Funeral of Ulysses S. Grant

Black and white photo of a funeral procession going down the street with crowds of people on the sidewalk on either end and high buildings surrounding
Funeral of Ulysses S. Grant, August 8, 1885

National Park Service

Held on August 8, 1885 in New York City, Grant’s funeral procession surpassed any public demonstration in the country up until that time, with an attendance of 1.5 million people, and additional ceremonies held in other major cities around the country.
Black and white photo of horses with men on them pulling a dark carriage along a street with people in the background curb watching
General Grant Funeral, 1912

Library of Congress

The day was described as a final, triumphant end to the national drama begun by the Civil War, as well as a day to praise Grant’s role in preserving the Union.
Black and white photo of the back view of a funeral procession of horses and carriages going up a street with crowds along the sidewalk watching
Ulysses S. Grant Funeral Process, 1885

Library of Congress

A newspaper editorial proclaimed that Grant’s life did not need to be remembered in sculpture, pictures, prose, or poetry because “the union is his monument.”
Black and white birds eye view of a funeral procession taking place with people inside multiple carriages pulled by horses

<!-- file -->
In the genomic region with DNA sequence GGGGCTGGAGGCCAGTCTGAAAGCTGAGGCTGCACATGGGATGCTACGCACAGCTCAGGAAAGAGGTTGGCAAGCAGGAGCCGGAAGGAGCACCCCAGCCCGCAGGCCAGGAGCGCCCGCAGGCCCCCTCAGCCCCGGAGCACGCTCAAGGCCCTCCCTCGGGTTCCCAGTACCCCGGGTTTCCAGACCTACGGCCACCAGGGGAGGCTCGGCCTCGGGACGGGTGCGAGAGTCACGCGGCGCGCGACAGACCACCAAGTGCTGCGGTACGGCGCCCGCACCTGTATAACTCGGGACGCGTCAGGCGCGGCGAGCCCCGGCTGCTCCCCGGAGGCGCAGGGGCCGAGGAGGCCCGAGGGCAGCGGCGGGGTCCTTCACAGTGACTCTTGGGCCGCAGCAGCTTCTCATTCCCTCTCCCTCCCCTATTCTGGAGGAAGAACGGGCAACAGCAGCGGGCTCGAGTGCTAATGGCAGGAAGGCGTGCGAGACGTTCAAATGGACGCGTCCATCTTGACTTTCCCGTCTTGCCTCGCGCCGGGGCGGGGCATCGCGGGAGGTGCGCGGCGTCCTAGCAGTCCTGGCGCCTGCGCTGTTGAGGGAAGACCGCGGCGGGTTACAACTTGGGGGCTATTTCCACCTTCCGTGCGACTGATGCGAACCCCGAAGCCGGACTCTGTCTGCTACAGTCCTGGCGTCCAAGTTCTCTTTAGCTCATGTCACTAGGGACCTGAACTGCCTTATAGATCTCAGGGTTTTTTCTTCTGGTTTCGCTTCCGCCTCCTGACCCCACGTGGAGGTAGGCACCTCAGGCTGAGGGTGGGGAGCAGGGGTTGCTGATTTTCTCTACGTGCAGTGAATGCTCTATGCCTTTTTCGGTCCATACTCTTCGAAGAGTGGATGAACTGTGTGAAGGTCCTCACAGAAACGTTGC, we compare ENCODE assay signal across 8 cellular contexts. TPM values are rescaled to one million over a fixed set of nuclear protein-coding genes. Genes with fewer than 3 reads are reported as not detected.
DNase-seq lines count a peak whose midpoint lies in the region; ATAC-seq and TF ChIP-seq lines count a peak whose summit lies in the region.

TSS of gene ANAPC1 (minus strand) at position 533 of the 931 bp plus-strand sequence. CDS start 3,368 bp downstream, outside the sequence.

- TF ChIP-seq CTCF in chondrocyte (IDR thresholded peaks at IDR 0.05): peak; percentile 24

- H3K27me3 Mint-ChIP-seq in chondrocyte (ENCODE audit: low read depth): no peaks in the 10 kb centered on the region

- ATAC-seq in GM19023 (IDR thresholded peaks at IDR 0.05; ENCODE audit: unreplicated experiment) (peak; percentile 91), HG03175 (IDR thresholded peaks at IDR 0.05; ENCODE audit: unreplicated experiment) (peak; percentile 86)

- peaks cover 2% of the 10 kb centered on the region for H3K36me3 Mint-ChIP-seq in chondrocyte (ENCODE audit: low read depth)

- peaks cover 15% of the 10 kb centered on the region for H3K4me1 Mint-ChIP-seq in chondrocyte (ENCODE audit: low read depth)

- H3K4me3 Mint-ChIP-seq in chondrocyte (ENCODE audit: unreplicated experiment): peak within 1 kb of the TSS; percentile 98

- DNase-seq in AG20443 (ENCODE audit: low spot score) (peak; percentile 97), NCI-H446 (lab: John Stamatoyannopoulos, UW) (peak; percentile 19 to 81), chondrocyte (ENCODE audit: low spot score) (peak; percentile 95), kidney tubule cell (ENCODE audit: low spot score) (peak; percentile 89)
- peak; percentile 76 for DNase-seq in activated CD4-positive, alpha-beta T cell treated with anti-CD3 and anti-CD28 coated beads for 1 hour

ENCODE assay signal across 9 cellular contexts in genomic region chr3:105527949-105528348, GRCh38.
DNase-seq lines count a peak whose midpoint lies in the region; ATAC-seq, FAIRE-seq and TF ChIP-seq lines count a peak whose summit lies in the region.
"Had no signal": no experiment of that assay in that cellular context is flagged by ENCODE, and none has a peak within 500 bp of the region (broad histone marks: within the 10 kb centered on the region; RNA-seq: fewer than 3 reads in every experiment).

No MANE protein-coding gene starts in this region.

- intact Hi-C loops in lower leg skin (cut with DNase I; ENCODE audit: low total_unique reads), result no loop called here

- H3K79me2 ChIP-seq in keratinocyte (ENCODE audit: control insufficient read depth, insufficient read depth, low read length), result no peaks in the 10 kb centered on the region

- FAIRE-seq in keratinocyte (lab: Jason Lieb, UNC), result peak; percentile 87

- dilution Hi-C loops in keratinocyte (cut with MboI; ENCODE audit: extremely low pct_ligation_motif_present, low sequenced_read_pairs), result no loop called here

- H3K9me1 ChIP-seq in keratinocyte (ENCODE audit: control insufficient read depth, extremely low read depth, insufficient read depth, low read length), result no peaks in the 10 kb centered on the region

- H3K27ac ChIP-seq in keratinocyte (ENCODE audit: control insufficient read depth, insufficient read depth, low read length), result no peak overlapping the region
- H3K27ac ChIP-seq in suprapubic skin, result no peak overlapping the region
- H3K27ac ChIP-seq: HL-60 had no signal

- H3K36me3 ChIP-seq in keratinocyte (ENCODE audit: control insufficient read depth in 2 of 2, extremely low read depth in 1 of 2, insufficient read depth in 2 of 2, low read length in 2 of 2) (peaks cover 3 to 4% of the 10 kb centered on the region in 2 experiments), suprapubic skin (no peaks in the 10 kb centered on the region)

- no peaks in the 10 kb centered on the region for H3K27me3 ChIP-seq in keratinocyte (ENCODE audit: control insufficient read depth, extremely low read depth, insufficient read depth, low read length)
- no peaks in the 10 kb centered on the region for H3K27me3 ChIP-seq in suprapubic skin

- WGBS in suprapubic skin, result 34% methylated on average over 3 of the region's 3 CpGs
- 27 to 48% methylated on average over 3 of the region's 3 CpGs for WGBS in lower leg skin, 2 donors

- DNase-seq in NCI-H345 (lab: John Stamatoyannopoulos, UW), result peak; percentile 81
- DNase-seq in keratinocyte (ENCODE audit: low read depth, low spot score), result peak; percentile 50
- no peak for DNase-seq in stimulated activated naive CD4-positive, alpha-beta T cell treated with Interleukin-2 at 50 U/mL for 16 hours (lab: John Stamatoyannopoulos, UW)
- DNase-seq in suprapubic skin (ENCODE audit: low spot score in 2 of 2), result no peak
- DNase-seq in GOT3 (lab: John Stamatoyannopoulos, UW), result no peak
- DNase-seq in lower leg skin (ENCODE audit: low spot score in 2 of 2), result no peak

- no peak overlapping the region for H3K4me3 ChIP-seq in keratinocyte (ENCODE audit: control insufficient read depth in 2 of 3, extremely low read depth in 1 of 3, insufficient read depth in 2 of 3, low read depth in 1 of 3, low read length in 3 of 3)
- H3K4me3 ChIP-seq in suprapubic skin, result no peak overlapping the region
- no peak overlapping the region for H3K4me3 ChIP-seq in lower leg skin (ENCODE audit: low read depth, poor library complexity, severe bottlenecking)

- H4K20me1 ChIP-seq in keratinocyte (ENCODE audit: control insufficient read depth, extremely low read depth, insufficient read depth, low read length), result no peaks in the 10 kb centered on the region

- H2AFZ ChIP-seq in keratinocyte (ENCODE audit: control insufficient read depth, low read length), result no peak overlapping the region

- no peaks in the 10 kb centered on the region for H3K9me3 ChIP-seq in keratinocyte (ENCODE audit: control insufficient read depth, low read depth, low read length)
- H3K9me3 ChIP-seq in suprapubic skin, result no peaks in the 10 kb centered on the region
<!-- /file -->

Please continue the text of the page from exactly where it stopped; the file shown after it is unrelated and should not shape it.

Notables in carriages in parade and spectators along street for the funeral of Pres. Ulysses S. Grant, New York City, 1885

Library of Congress

The theme of unity was advanced by President Grover Cleveland when he appointed former Confederate Generals Joseph Johnston and Simon B. Buckner to join Union Generals William T. Sherman and Philip H. Sheridan as pallbearers.
Black and white photo of a crowd of people in a line along grass with a small tomb to the right of them
Temporary Tomb of General Grant, Riverside Park, 1886

Library of Congress

The New York Herald wrote in their publication after Grant's death that “he had his faults, who has not? We cannot see them because the brilliancy of his deeds shines in our eyes.”

Last updated: July 22, 2021